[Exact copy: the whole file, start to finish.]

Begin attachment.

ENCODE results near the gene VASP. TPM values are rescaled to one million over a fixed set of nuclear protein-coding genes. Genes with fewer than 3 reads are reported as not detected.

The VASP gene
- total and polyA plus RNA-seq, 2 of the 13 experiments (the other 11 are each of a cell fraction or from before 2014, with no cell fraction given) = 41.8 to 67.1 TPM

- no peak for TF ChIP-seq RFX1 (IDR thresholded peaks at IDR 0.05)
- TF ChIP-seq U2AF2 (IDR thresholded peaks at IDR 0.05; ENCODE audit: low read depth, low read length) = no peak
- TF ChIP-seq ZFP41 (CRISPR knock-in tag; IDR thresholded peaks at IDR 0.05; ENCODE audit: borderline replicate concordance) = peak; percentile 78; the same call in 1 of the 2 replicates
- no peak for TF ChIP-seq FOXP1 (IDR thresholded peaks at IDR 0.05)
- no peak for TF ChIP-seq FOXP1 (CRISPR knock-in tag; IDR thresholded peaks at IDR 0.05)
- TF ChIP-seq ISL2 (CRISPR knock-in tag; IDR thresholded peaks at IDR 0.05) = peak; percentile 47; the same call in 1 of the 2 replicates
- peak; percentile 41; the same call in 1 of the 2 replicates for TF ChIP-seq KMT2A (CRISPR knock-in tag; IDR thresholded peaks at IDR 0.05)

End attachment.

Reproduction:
ENCODE results near the gene VASP. TPM values are rescaled to one million over a fixed set of nuclear protein-coding genes. Genes with fewer than 3 reads are reported as not detected.

The VASP gene
- total and polyA plus RNA-seq, 2 of the 13 experiments (the other 11 are each of a cell fraction or from before 2014, with no cell fraction given) = 41.8 to 67.1 TPM

- no peak for TF ChIP-seq RFX1 (IDR thresholded peaks at IDR 0.05)
- TF ChIP-seq U2AF2 (IDR thresholded peaks at IDR 0.05; ENCODE audit: low read depth, low read length) = no peak
- TF ChIP-seq ZFP41 (CRISPR knock-in tag; IDR thresholded peaks at IDR 0.05; ENCODE audit: borderline replicate concordance) = peak; percentile 78; the same call in 1 of the 2 replicates
- no peak for TF ChIP-seq FOXP1 (IDR thresholded peaks at IDR 0.05)
- no peak for TF ChIP-seq FOXP1 (CRISPR knock-in tag; IDR thresholded peaks at IDR 0.05)
- TF ChIP-seq ISL2 (CRISPR knock-in tag; IDR thresholded peaks at IDR 0.05) = peak; percentile 47; the same call in 1 of the 2 replicates
- peak; percentile 41; the same call in 1 of the 2 replicates for TF ChIP-seq KMT2A (CRISPR knock-in tag; IDR thresholded peaks at IDR 0.05)